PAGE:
Effect of amiloride on age-dependent cardiac dysfunction after ischemia/reperfusion in the isolated, perfused rat heart.Shock. 1999 Mar; 11(3):218-23.S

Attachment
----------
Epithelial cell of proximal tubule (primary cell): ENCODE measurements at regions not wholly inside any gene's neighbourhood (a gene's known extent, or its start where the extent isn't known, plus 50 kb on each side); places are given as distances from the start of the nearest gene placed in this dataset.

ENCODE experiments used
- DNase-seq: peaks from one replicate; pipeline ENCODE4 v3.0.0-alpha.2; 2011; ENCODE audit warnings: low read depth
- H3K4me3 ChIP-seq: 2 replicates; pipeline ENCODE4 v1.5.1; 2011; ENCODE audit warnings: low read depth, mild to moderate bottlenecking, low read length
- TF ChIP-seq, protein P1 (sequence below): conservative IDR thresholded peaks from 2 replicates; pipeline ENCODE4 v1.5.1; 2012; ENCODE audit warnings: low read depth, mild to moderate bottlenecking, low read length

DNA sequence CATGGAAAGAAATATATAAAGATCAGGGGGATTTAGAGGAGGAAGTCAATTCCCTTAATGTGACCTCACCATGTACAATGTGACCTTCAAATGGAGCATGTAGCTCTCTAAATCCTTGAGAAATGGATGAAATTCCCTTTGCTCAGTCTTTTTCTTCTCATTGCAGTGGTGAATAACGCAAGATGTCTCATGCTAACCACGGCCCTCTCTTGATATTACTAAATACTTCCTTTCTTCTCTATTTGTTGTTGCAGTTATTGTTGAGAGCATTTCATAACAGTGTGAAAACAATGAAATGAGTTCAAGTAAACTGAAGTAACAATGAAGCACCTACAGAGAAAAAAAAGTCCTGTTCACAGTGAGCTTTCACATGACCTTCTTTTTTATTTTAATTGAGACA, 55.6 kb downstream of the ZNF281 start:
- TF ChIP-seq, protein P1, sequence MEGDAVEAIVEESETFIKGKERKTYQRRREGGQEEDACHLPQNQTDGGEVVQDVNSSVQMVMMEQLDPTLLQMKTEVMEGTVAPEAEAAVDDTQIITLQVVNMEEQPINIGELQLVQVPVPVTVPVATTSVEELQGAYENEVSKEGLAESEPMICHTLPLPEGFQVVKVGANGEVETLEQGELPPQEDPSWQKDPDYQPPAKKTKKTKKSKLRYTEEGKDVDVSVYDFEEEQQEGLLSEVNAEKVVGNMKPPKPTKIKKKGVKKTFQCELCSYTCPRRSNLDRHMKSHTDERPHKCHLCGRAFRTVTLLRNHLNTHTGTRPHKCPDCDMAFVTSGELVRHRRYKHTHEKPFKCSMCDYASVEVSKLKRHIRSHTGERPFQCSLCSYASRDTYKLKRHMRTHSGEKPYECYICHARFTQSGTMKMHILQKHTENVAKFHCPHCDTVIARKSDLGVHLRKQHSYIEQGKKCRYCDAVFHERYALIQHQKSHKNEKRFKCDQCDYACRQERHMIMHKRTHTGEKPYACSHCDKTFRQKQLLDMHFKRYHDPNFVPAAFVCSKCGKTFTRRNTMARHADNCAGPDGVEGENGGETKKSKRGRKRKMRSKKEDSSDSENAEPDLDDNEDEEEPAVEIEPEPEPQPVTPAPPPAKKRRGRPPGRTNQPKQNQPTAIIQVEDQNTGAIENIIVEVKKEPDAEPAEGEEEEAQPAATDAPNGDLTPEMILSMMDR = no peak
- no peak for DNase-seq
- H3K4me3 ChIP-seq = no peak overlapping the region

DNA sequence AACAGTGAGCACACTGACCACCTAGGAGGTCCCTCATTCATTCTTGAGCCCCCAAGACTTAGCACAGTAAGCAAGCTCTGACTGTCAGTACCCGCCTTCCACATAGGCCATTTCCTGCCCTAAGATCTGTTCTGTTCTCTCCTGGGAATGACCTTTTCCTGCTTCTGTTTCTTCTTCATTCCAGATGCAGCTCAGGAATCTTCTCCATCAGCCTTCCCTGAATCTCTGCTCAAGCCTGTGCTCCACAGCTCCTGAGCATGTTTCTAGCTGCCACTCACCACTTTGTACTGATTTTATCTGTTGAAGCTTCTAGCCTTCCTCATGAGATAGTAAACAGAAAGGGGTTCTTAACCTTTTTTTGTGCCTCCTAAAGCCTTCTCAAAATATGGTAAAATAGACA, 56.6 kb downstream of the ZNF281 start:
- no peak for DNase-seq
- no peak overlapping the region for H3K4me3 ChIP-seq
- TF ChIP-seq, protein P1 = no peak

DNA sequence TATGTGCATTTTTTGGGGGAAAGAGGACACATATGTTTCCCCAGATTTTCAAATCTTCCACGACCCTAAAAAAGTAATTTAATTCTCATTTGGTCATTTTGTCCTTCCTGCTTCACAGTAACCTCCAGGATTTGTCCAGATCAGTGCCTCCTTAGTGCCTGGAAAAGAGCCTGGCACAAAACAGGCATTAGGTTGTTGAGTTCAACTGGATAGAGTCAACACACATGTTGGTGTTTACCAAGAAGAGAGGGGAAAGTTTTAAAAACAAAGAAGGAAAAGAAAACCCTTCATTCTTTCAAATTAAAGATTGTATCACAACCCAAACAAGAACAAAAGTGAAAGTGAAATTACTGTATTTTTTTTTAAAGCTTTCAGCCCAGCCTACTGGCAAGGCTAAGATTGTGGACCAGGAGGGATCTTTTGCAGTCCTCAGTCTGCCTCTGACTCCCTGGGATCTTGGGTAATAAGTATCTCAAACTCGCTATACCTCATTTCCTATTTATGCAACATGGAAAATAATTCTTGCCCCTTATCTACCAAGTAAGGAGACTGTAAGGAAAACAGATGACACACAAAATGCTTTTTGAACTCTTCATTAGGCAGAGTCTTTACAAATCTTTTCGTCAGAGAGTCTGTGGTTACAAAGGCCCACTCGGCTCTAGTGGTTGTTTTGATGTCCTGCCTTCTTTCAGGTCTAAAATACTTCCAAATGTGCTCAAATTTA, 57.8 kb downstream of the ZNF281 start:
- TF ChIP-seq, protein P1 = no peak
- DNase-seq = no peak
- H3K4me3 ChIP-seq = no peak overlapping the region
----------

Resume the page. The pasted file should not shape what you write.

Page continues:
This study was intended to compare the cardiac consequences of ischemia/reperfusion and amiloride treatment in immature (2-3 wk), juvenile (4-6 wk), and adult (3-5 mo) rats using an isolated, perfused heart model. Male immature, juvenile, and adult rats were anticoagulated and anesthetized. Hearts were harvested and coronary arteries were perfused on a Langendorff apparatus via retrograde perfusion of the aorta at a constant coronary flow (initially determined by perfusing the heart at 50 mm Hg perfusion pressure) with oxygenated Krebs-Henseleit-Bicarbonate (KHB) solution. Left ventricular peak systolic (LVPSP) and end diastolic (LVEDP) pressures were measured via a balloon-tipped catheter placed in the left ventricle through the mitral valve. Following a 20-30 min stabilization period, hearts underwent 30 min of normothermic ischemia and were then reperfused with Krebs-Henseleit-Bicarbonate alone for 30 min, or Krebs-Henseleit-Bicarbonate containing 500 microM amiloride for 5 min followed by Krebs-Henseleit-Bicarbonate alone for 25 min (n = 6/age group). Left ventricular generated pressure was calculated (left ventricular peak systolic-left ventricular end diastolic) and used as a measure of ventricular function. All hearts demonstrated a decrease in generated pressure, respectively, from preischemic levels at 15 and 30 min of reperfusion, although this decrease was significantly less for the immature hearts. Ischemia/reperfusion injury was attenuated by amiloride in adult and juvenile hearts, whereas ischemia/reperfusion injury was worsened by amiloride in immature hearts. Although immature hearts were relatively resistant to ischemia/reperfusion injury compared with adult and juvenile hearts, the presence of amiloride during reperfusion resulted in more severe ventricular dysfunction in immature hearts. These data suggest a differential age-dependent mechanism of sarcolemmal ion exchange in response to ischemia/reperfusion.